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TIFF’s Short Film Selection Packs an Emotional Punch

As a self professed critic, I’ve been writing in the public arena about film for about eight years now (we’ll forget the dabble of a film blog I tried to start in university, read only by one of my professors and likely ridiculed by my classmates).  However, the one realm I haven’t entered is that of short film.  Considering in the history of the moving picture that all films started out as short, it seems like an art form that often gets forgotten, until you reach that category in your Oscar pool that reminds you that there are those passionate, and understandably so, about these projects.

So, while we are gearing up here for the Toronto International film Festival beginning next week, it seemed an opportune time to try some shorts on for size – and I didn’t realize that I was in for such an emotional ride.  TIFF’s short programme, called Short Cuts, this year is comprised of 36 films from all over the world, a diverse group of people to tell stories in narrative, documentary, and animated form.  With 54% of the directors in this group of films being women, it seemed a great place to start in my focus this festival and the shorts I watched had a lot to say about feminism, family, and the world we all live in.

EXIT – Directed by Claire Edmondson

It’s amazing what emotional punch you can pack into just shy of 15 minutes.  My favourite of the shorts I watched is powered by stunning visuals from Canadian director Claire Edmondson and an outstanding performance by Maria Bello.  EXIT will have you completely immersed and invested in the protagonist’s story.  Bello’s character appears to go through all stages of grief and loss, while through intricate detail and assumptions we discover the loss is that which coincides with an irreversible decision.  With the world premiere of this short film happening at TIF this year, Edmondson is clear to garner some attention.  While she has had previous success at Cannes and Tribeca, her inspired handling of a controversial subject matter solidifies her voice as one to watch.  I’m still thinking about this film a week later, certainly a compliment to its profound impact and one I’m sure will affect most audiences.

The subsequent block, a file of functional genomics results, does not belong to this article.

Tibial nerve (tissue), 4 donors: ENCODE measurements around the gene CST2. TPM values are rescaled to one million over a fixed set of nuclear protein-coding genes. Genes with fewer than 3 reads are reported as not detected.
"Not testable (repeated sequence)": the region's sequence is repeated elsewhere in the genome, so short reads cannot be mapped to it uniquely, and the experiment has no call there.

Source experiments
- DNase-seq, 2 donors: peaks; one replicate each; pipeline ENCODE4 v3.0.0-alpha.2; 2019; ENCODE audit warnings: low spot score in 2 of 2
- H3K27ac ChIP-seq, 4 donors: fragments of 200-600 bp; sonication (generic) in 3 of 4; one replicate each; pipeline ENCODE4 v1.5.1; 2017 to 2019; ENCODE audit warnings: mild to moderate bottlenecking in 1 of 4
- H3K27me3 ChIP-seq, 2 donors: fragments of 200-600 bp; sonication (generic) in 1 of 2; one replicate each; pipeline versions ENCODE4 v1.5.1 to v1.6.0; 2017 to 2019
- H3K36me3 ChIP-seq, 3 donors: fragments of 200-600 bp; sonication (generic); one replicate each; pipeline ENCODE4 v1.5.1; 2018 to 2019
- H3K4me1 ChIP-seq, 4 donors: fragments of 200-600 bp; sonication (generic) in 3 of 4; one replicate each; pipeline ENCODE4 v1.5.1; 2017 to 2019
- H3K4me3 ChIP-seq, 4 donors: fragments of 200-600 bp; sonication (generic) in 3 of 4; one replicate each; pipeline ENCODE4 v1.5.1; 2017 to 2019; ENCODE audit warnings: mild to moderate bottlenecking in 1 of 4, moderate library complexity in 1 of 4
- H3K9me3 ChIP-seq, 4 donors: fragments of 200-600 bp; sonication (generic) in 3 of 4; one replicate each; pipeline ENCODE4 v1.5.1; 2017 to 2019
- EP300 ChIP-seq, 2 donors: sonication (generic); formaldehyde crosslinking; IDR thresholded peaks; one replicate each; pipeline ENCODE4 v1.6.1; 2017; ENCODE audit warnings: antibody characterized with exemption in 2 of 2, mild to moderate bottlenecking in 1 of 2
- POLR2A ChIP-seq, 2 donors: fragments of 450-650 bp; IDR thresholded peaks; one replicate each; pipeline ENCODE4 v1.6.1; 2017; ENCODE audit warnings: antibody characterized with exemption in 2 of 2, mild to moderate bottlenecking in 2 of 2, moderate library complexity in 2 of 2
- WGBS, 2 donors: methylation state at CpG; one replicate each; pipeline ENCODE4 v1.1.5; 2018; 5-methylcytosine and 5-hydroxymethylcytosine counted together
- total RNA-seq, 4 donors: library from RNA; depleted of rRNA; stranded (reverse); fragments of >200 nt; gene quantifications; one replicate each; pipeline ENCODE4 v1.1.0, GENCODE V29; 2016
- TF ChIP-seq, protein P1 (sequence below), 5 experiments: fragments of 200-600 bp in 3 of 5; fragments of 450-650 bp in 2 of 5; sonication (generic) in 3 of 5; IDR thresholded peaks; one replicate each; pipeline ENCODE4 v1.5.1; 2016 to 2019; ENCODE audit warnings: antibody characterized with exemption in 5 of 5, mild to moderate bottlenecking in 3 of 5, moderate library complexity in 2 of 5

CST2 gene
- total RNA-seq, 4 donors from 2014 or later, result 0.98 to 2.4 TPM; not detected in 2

The Ambassador’s Wife – Directed by Theresa Traore Dahlberg

Tracing the life of the French Ambassador’s wife, director Dahlberg looked to make a “Situation portrait rather than a personal portrait,” and that’s exactly what she’s done.  Once a woman who longed to be an opera singer, the Ambassador’s wife is now giving personal singing lessons to a small group of women, one of the only times she’s shown engaging with others in Ouagadougou, Burkina Faso.  While she lives a privileged life, it is a solitary one.  She is surrounded only by workers that constantly seem to be making improvements within the impressive grounds of the compound, creating loud penetrating noises that seem to solidify her presence within a “golden cage”.  This well constructed documentary is a somewhat heartbreaking reminder of what this woman has given up, what is expected, and the toll it has taken on its subject.

Circle – Directed by Jayisha Patel

This documentary was one I watched unfold in wide-eyed horror, proving that often the most important films are not the easiest to watch.  The film follows Khushbu a rape survivor in Uttar Predesh, India and as her story is revealed through thoughtful conversation you realize just how deep her physical and emotional abuse runs.  During one moment she is asked, “How do you feel?” and she pauses for a moment until she simply replies, “Feel…” and trails off, as if she has lost the meaning of the word, or wants to forget it.